The University consumes large amounts of electricity and gas per year. As we move forward as an institution, we need to assess the way in which we use fossil fuel and consider our carbon footprint. In 2015, The University generated 114,000 tons of carbon through electricity usage, which equated to 90% of our overall scope of carbon emissions.

    In order to curb this effect, the University has set a target to achieve zero net emissions from electricity by 2021 and reduce emissions by 20,000 tonnes of carbon per year by 2020 through on-campus energy projects.

  • Achieve 21% reduction in mains water usage by floor area

    Due to climate change, dry and warm conditions are greatly affecting global water supplies. Water usage The Parkville Campus consumed 447,000 kilolitres of mains water in 2015. Over the next four years, the University is pledging to implement a Water Management Plan for each campus. These plans will cover the distribution, harvesting, conservation, measurement and quality of our water on campus.

    Through this initiative, we as a University will be able to reduce mains water usage by floor area by 12% from our 2015 figures, and 40% from our original 2006 baseline. *

    The New Student Precinct will utilise the existing ‘purple pipe’, an underground system for distribution of captured water on campus. This will reduce our mains water consumption significantly, and create an opportunity for water reuse on campus.

    *2015 baseline is 0.53 kilolitres per square metre of external gross floor area (kL/m2 GFA). The 2020 target is equivalent to a 40% reduction in mains water usage from the original 2006 baseline of 0.78 kL/m2 GFA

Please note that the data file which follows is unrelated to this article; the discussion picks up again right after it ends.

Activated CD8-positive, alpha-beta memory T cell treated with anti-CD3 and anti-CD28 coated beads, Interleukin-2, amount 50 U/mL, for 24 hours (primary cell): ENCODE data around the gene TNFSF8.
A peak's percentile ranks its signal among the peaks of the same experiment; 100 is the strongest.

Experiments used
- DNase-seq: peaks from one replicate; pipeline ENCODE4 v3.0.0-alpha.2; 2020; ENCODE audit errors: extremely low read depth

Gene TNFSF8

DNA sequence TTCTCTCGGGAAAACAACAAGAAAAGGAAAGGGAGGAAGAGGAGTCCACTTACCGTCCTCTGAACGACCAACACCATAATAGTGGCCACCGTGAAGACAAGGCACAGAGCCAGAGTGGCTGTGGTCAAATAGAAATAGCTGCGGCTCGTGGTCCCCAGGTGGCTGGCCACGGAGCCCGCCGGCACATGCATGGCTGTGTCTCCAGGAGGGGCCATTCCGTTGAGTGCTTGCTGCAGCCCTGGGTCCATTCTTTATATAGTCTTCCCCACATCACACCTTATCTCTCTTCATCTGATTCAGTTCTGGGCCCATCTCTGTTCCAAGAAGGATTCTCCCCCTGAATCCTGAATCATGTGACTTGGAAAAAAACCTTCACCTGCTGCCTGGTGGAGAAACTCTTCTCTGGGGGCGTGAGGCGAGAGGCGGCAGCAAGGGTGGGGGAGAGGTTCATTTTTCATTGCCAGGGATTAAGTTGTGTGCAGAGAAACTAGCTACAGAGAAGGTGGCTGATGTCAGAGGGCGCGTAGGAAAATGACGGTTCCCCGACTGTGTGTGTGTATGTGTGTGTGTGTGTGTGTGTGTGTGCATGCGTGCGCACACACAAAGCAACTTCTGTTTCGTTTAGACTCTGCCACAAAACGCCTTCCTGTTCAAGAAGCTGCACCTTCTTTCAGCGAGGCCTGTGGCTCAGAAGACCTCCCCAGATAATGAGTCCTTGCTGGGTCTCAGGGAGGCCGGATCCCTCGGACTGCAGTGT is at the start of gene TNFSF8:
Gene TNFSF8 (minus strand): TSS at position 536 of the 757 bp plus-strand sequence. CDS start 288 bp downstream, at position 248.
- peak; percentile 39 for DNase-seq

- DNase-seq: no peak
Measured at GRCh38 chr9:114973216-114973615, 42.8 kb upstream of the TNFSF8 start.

• 45% water pollution reduction

    The Precinct itself is taking innovative measures to decrease water pollution and raise community awareness surrounding water preservation efforts. Wetlands and raingardens will be created throughout the Precinct to filter storm water prior to it entering the stormwater network

    We have set a target of a 45% reduction in total nitrogen discharged into our waterways. This strategy coincides with the University wide Water Management Plan.

  • Bringing nature back to the Precinct

    Through planting and habitat creation, native species will be encouraged to recolonise the Precinct, we are presented not only with a chance to enhance the biodiversity of our campus, but an opportunity to explore the narrative of the campus from before colonisation.

    Some species, such as the Common Brown Butterfly, Short Finned Eels, Southern Brown Tree Frog already actively inhabit the campus, whereas others no longer populate the area due to the effects of urbanisation.

    The reintroduction of species will be encouraged through planting of specific flora and the implementation of wet lands. This initiative will unveil the hidden curriculum, allowing students to gather hands on, up close experience with nature on campus. This also aims to integrate teaching and learning opportunities and facilitating cross disciplinary collaboration.

  • Waste and recycling

    In line with the University's Sustainability Plan 2017 - 2020, the New Student Precinct is exploring ways to reduce waste through recycling building materials and furniture, food waste generation and heating and cooling.

Students need simple and practical ways of encouragement to be sustainable in things they do everyday Student response to the Sustainable Design Principles survey